President, Center for the Advancement of Women
What if, throughout her campaign for the party’s nomination, Sen. Hillary Clinton had made speeches like the one she gave last night at the Democratic National Convention? It’s possible that she’d be the candidate accepting the party’s nomination tomorrow at Invesco Field. What type of presidency would she have led, had she become the first woman president of the United States? We’ll have to leave that question unanswered, at least for now.
The expectations that were placed on Sen. Clinton to mend the great divide that emerged from the Democratic primaries were both unprecedented and unrealistic. Yet, she delivered beyond our imagination last night. She repeatedly endorsed Sen. Barack Obama. She covered all of the points the party could have wished for. She asked the delegates –and all Democrats watching at home– to re-assess the values and motivations that brought them to Denver and will now determine their chances for putting a Democrat in the White House.
In the same way she rose gracefully from the Lewinsky affair and from a defeated campaign to overhaul the nation’s healthcare system, Sen. Clinton emerged last night as a polished diamond. She surfaced as an unalloyed leader out of the adversities and the unaddressed sexism endured during her campaign and, for that matter, during her entire political career. Her journey is emblematic of the way American women overcome the challenges posed by a society where full-equality is yet to be attained.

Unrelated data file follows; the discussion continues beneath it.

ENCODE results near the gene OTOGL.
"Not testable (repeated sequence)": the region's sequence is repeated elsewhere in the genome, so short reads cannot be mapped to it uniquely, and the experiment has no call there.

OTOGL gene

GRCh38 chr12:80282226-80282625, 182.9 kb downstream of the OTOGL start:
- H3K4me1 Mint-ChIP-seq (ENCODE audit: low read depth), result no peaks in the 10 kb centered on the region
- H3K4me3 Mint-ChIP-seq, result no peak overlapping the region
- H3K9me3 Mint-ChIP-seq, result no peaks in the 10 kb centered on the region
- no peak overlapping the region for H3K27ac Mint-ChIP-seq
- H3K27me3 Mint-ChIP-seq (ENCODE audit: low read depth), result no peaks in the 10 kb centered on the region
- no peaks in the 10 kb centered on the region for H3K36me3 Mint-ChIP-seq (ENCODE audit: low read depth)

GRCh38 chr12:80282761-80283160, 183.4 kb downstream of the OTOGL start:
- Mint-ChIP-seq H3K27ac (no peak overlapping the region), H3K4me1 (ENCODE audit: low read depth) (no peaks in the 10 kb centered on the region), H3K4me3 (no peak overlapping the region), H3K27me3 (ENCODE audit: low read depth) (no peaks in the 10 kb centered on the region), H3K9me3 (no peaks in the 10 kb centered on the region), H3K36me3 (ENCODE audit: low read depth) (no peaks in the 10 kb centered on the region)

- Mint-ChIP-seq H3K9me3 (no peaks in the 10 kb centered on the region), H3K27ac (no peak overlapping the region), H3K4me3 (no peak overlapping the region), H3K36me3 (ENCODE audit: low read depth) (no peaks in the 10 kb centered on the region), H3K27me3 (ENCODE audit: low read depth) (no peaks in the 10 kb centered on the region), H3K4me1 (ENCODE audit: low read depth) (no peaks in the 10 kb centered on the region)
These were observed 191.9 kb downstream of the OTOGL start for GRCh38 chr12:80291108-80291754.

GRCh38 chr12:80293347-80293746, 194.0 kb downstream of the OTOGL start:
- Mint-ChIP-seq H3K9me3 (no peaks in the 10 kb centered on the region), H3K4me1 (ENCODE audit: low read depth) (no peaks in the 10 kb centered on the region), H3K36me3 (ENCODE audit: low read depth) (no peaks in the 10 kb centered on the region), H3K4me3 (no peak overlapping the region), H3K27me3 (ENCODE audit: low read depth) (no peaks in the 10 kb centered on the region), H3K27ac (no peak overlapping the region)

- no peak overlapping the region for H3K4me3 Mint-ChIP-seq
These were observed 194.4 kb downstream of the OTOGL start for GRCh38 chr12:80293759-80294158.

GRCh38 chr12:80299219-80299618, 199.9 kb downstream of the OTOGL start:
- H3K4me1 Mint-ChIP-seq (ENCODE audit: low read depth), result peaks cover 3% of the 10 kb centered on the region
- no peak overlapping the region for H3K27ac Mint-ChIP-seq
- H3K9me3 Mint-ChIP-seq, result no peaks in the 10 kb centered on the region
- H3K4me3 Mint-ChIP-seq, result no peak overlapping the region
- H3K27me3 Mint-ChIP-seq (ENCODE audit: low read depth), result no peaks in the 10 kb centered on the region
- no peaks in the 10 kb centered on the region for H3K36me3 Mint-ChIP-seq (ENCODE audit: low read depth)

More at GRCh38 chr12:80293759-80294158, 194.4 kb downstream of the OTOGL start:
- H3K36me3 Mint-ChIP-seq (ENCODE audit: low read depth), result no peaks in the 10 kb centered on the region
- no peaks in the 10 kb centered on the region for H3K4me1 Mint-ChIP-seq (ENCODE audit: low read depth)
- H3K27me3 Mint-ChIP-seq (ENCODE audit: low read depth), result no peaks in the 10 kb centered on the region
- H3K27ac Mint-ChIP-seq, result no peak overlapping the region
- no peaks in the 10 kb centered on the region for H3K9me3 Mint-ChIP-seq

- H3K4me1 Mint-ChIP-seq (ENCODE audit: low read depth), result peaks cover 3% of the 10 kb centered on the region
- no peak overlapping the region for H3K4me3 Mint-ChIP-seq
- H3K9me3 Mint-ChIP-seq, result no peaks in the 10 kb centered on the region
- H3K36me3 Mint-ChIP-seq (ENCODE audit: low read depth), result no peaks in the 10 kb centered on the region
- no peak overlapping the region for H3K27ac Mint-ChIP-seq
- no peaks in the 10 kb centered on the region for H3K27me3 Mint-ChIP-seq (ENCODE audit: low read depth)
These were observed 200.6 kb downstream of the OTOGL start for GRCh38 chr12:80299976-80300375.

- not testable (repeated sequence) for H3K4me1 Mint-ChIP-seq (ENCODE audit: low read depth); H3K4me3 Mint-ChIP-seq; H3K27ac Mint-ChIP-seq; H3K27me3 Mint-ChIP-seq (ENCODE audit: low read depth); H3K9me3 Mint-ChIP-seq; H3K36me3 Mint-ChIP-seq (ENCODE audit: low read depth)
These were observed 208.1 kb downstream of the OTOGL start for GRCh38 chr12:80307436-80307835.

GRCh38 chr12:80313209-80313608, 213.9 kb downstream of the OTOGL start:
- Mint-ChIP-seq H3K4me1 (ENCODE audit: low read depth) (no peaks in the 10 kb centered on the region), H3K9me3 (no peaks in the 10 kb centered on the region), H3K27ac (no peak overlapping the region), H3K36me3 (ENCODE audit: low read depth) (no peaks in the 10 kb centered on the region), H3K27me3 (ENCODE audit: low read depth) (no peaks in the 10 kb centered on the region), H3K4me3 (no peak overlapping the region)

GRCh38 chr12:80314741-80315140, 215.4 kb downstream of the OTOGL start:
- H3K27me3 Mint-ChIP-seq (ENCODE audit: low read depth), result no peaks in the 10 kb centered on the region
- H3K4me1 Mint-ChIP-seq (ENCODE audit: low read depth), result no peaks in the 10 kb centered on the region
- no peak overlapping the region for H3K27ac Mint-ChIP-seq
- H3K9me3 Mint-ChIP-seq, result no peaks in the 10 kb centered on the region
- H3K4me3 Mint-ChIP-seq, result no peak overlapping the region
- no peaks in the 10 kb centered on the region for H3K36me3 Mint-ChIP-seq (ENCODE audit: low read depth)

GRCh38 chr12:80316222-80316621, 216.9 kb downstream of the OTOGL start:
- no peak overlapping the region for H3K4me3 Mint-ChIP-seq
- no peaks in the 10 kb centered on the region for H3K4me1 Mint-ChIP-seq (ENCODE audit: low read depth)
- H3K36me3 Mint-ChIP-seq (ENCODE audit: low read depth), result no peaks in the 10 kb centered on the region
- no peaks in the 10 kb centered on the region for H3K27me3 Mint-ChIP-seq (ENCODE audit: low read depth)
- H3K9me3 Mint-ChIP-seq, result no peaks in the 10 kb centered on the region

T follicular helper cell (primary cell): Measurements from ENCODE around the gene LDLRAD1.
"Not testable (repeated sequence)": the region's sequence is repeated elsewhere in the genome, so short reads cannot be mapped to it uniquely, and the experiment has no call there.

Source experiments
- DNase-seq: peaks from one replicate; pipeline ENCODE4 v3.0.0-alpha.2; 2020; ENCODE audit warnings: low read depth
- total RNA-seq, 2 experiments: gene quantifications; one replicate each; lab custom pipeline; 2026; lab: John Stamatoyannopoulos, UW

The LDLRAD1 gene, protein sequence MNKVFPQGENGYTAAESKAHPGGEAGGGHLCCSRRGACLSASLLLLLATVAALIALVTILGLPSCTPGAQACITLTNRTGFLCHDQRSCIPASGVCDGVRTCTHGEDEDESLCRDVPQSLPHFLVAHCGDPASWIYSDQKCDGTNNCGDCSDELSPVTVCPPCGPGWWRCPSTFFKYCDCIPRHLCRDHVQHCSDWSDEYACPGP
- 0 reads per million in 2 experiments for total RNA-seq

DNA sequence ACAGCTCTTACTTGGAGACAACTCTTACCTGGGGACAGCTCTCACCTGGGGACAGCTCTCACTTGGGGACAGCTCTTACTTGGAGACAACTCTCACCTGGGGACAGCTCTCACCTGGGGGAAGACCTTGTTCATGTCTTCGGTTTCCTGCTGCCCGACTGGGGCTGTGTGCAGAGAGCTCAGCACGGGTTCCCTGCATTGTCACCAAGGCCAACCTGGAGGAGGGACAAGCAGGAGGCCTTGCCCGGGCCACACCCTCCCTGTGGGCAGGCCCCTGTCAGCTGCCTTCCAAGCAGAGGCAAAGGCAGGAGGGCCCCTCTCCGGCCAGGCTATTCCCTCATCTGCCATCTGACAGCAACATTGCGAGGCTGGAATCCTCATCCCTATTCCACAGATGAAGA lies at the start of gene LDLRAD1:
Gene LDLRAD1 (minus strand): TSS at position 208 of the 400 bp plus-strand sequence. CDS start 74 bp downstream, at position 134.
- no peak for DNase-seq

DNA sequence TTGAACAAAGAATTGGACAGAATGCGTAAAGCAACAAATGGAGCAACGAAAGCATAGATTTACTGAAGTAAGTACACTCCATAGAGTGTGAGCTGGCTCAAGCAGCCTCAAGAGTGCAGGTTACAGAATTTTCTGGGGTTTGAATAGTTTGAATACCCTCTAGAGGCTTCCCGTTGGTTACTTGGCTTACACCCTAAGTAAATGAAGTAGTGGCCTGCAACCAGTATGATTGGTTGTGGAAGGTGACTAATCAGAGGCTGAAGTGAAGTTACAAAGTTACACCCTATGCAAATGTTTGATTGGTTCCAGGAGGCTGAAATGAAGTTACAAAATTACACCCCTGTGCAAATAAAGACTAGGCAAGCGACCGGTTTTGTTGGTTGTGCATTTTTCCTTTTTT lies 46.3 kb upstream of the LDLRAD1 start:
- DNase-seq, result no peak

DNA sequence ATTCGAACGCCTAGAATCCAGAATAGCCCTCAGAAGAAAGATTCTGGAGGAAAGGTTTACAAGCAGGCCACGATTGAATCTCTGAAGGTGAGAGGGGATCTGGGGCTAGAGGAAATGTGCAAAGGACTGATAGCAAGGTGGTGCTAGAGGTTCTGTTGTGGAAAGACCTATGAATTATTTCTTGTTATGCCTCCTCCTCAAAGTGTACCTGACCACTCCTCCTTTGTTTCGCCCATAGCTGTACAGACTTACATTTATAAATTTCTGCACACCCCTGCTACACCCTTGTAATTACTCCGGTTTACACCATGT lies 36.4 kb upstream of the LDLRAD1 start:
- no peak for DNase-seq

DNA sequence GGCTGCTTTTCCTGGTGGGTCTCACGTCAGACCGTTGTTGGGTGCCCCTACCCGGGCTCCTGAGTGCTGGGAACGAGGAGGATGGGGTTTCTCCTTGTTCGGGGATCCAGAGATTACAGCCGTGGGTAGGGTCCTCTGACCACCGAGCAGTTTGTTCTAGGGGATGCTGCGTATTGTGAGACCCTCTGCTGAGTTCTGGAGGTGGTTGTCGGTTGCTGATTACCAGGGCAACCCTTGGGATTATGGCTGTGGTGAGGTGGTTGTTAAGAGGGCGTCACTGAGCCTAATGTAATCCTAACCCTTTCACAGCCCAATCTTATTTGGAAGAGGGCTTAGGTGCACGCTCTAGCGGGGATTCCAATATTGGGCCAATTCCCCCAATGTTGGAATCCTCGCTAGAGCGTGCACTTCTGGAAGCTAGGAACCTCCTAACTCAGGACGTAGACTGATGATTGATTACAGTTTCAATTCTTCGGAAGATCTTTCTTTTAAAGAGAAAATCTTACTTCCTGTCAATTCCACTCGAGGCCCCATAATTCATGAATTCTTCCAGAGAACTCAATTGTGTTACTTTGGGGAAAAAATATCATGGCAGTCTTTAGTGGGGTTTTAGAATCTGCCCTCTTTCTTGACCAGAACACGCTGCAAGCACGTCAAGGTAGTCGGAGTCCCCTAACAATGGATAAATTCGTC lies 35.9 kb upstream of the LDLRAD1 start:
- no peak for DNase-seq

Sen. Clinton raised the bar to the “what if, and every decision the Obama campaign makes from now on will be measured against it. Regardless of whether she united the party last night, Sen. Obama will have to show voters how their lives will be better if they vote, in unity, for him. How he chooses to translate the rhetoric of change into the policy of change will be essential as he aims at locking the support of independents and die-hard Clinton supporters, especially the women in the 25 percent who now plan to support Sen. John McCain.
The ball is in Sen. Obama’s court.
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